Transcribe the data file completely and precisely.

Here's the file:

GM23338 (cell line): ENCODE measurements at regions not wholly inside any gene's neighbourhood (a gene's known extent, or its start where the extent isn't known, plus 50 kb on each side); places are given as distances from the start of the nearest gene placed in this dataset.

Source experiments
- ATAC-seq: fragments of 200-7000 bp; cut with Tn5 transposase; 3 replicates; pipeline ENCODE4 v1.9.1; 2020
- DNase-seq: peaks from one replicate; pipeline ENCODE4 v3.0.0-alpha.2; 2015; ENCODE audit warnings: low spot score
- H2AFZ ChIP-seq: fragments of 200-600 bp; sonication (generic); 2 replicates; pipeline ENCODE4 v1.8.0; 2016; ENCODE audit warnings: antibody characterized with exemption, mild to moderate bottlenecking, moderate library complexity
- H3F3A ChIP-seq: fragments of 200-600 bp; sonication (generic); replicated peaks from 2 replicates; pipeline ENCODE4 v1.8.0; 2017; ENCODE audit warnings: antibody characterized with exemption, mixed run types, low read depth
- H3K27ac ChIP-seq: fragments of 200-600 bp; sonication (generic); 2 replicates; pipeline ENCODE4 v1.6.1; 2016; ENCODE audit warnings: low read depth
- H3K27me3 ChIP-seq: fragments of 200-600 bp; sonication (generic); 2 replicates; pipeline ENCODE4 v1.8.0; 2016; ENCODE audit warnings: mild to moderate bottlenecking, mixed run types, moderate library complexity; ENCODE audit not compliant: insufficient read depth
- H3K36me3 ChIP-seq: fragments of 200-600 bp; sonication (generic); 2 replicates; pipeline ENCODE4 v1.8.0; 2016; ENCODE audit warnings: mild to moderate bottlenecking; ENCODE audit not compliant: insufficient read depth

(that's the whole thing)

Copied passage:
GM23338 (cell line): ENCODE measurements at regions not wholly inside any gene's neighbourhood (a gene's known extent, or its start where the extent isn't known, plus 50 kb on each side); places are given as distances from the start of the nearest gene placed in this dataset.

Source experiments
- ATAC-seq: fragments of 200-7000 bp; cut with Tn5 transposase; 3 replicates; pipeline ENCODE4 v1.9.1; 2020
- DNase-seq: peaks from one replicate; pipeline ENCODE4 v3.0.0-alpha.2; 2015; ENCODE audit warnings: low spot score
- H2AFZ ChIP-seq: fragments of 200-600 bp; sonication (generic); 2 replicates; pipeline ENCODE4 v1.8.0; 2016; ENCODE audit warnings: antibody characterized with exemption, mild to moderate bottlenecking, moderate library complexity
- H3F3A ChIP-seq: fragments of 200-600 bp; sonication (generic); replicated peaks from 2 replicates; pipeline ENCODE4 v1.8.0; 2017; ENCODE audit warnings: antibody characterized with exemption, mixed run types, low read depth
- H3K27ac ChIP-seq: fragments of 200-600 bp; sonication (generic); 2 replicates; pipeline ENCODE4 v1.6.1; 2016; ENCODE audit warnings: low read depth
- H3K27me3 ChIP-seq: fragments of 200-600 bp; sonication (generic); 2 replicates; pipeline ENCODE4 v1.8.0; 2016; ENCODE audit warnings: mild to moderate bottlenecking, mixed run types, moderate library complexity; ENCODE audit not compliant: insufficient read depth
- H3K36me3 ChIP-seq: fragments of 200-600 bp; sonication (generic); 2 replicates; pipeline ENCODE4 v1.8.0; 2016; ENCODE audit warnings: mild to moderate bottlenecking; ENCODE audit not compliant: insufficient read depth